Education by Society

“We don’t need no education” ~ Pink Floyd

Or, as defined by my dictionary

Education (n): the process of acquiring knowledge and understanding

 

How much is it up to society to educate children? Is it merely for the parents or the teachers? Or do we all, as members of society, have a part to play?

If you don’t have children, if yours are grown up & now perhaps have children of their own, or if you are just out without your children for a space of time, how much do you consider your behaviour in terms of those children around you and what example you might be setting?

Recently I was crossing the road at a pelican crossing. On the same side of the road was a guy on his own and a woman with a small child. There was very little traffic and when said guy & I  both saw the road was clear we started to cross. From behind me I heard the woman do the most enormous sigh and tut. The lights had changed by the time I got to the other side and that’s when she started to cross, small child held hand in hand.

Now, I don’t know if she explained the rules as regards crossing the road to this child, Green Cross Code as it is known to many of us, because I carried on walking. But I carried on walking feeling vaguely guilty. Were those few extra seconds really so important? I’m fairly sure I still waited a few minutes for a tube. Perhaps I could have waited and helped set a good crossing-the-road example? On the other hand, I could see it was clear, I was safe, why should it be up to me to wait to help to educate another?

Conversely, I worry when I see parents with small children not crossing the road in the right places or at the right times. ‘How will these children learn safety if you don’t demonstrate and explain it to them’ I fret inside my head, which I think makes me a terrible hypocrite.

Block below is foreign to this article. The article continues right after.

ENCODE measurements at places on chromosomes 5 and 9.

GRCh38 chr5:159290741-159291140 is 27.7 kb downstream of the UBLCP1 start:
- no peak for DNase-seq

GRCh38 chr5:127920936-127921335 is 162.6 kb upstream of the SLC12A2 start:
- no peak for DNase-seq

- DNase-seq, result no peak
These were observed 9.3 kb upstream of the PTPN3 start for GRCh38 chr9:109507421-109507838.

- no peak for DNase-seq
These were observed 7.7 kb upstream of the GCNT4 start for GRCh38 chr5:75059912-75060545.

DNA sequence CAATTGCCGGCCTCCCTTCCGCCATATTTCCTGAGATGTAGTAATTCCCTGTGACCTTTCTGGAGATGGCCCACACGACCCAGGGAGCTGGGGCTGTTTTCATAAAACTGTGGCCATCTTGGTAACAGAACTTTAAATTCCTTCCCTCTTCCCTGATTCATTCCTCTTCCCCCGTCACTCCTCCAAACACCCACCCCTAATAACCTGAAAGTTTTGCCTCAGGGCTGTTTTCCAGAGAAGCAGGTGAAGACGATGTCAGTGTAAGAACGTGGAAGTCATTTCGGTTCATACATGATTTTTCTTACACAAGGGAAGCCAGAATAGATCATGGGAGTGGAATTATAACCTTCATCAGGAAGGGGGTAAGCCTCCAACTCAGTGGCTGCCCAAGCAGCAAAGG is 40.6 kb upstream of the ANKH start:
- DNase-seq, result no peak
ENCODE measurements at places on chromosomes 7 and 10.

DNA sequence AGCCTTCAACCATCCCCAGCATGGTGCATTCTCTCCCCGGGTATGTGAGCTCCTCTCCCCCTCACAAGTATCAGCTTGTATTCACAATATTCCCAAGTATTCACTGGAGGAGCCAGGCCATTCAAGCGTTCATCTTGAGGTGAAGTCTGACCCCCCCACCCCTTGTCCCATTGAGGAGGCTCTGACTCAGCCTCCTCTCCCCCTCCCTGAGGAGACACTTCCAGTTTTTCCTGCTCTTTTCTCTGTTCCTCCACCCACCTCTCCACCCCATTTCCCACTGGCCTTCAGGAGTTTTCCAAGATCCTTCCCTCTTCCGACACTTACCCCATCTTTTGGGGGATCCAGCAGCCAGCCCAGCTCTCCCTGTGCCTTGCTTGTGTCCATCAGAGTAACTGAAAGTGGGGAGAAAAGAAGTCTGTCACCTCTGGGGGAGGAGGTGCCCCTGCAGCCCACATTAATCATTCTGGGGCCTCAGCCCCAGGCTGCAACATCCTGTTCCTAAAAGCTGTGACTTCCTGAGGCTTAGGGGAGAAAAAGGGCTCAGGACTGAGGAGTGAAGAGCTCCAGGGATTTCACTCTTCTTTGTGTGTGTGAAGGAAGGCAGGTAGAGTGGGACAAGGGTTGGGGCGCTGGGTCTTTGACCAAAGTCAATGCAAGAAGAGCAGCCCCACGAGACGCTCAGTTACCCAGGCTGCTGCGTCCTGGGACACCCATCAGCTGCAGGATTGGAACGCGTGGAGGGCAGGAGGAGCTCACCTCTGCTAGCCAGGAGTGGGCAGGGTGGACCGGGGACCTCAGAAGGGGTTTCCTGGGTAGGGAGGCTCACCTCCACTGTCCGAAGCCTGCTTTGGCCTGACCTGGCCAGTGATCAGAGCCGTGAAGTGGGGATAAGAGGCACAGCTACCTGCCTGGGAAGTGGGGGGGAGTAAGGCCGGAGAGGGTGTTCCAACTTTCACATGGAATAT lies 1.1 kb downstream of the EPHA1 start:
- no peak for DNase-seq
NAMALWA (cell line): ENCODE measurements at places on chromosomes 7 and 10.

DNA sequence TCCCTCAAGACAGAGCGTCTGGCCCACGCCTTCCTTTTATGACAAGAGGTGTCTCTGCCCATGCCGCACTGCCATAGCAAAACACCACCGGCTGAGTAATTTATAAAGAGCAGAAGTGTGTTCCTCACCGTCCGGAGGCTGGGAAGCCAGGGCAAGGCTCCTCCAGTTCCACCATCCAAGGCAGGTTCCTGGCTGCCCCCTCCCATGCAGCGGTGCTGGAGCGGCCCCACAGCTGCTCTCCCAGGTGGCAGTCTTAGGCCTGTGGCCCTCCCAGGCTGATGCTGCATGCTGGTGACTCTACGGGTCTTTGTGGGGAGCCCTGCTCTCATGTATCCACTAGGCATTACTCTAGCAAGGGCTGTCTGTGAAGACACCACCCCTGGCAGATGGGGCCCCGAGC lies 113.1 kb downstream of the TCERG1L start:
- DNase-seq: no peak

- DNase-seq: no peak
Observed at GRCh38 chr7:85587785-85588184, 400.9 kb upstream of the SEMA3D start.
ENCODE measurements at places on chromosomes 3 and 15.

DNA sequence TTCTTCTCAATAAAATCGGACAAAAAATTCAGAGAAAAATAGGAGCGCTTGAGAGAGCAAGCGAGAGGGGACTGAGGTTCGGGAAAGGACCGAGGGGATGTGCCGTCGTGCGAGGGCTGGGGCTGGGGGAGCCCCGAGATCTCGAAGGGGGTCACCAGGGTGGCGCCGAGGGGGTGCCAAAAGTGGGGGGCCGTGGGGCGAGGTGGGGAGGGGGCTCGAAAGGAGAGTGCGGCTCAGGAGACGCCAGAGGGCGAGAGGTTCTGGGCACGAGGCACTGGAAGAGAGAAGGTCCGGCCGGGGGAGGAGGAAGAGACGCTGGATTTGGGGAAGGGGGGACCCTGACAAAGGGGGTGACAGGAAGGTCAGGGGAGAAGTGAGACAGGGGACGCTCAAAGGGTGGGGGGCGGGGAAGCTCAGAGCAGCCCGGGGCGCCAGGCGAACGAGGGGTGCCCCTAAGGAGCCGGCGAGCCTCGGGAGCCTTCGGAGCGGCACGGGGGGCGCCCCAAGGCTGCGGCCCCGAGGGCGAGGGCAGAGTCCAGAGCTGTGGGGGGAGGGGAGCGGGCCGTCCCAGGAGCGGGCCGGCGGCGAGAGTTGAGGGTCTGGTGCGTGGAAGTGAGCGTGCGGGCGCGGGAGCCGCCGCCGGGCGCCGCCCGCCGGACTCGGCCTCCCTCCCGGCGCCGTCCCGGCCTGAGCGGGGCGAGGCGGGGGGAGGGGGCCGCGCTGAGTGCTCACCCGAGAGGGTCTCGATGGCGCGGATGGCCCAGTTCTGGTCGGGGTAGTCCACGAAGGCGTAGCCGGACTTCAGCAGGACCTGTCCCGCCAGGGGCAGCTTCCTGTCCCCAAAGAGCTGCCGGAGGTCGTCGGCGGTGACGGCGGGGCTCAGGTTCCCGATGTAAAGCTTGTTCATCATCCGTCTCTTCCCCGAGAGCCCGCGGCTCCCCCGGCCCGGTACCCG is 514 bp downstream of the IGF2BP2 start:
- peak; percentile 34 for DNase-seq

It’s not just about crossing roads, of course. I don’t like people who drop litter but I daren’t correct their behaviour, unlike some. I have a colleague who is pained when she hears children swear yet has realised she lets fly foul-mouthed tirades about other drivers while her granddaughter is in the car. But how can we expect children to learn the examples we think they should have if we don’t set them? Is it ok to live life setting the example of do as I say not as I do?

Personally, if someone is at a crossing with a small child I now wait for the green man. Maybe it’s because I care or maybe it’s because I can still hear that ‘tut’ in my head.

Interested in your thoughts, as always. Drop me a line on a comment box-shaped postcard.

 

Princess

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4 thoughts on “Education by Society

  1. I nodded and smiled throughout reading this. I do try and take into account people trying to teach road safety to others, and stop to demonstrate similar good practice – because I too have heard the tut, and felt accordingly bad that I had maybe muddied the waters.*

    When I worked in a printer’s we ran a copying service and people frequently brought children in. It did my nerves no good. I’m risk averse, when it comes to the physical “you might chop your fingers off” element, if I’m honest. So I would cringe as people let their kids poke a finger into large electrical equipment, and clench my teeth if they didn’t stop them from laying, invisible, in front of the very heavy door. Neither so bad of course, as the fateful and terrifying words: “Behave, or the lady will tell you off!”

    I do try and moderate my language and behaviour in front of children. More than once I’ve waited for the right moment at the crossing only for the person opposite to just haul an oblivious child across before me. I guess it’s about setting the example I want to set, regardless (good manners and road sense, of course – I’m not *all* about the hair and the bats).

    * This might also have something to do with being run over, aged 15. My nephew, then three, told *everyone* how “Auntie Sarah got run over because she ran out in front of a car!”.

  2. My eldest son once shamed a policeman for crossing the road when the red man was still lit. He yelled at the top of his voice ‘your not allowed to cross yet, wait for the green man’. The policeman continued to cross, but he looked very shame faced. I am all for setting a good example when im out in public as children do take their cues from what they see in society.

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